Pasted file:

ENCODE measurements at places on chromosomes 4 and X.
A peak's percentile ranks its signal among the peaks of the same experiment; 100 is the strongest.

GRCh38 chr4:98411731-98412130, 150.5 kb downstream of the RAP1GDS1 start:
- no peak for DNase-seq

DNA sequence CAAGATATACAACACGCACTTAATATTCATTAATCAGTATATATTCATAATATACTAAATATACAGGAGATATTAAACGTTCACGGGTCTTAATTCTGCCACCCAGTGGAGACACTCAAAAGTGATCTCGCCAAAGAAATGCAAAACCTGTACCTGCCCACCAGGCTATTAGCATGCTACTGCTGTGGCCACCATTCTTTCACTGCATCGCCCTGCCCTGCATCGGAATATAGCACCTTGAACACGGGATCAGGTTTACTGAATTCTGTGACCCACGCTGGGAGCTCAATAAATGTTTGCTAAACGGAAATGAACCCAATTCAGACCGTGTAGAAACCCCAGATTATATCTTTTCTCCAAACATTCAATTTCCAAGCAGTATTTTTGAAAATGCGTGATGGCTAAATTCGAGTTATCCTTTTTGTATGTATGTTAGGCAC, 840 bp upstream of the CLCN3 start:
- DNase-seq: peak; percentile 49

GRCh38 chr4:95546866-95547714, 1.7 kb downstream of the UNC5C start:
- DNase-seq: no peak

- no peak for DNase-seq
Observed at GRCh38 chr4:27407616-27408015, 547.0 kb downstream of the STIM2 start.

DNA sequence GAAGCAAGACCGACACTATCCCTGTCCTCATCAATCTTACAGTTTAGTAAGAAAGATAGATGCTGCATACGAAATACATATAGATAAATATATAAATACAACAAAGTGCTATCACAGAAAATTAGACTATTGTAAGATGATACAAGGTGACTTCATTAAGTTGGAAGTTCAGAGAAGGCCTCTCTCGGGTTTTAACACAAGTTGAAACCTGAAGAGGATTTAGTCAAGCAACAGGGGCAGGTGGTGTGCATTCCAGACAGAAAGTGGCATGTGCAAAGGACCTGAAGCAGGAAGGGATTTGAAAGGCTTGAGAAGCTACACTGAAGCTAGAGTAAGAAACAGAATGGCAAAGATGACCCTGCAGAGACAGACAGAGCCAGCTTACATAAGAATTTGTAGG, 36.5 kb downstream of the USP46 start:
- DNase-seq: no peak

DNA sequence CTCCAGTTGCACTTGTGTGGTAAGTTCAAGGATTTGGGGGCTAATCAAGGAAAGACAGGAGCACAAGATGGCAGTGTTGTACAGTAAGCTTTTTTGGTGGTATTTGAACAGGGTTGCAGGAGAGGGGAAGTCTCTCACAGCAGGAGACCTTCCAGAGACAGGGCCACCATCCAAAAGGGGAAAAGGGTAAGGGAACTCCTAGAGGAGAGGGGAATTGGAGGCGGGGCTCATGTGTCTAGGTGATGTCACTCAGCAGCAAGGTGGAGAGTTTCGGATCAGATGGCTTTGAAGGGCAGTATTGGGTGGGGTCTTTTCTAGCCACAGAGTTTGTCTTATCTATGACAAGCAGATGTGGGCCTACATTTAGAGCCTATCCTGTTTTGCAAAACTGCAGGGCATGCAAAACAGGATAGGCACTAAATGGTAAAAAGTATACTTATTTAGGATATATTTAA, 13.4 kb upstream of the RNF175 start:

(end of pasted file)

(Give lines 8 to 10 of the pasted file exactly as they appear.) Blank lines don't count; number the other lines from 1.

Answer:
- DNase-seq: no peak

- no peak for DNase-seq
Observed at GRCh38 chr4:27407616-27408015, 547.0 kb downstream of the STIM2 start.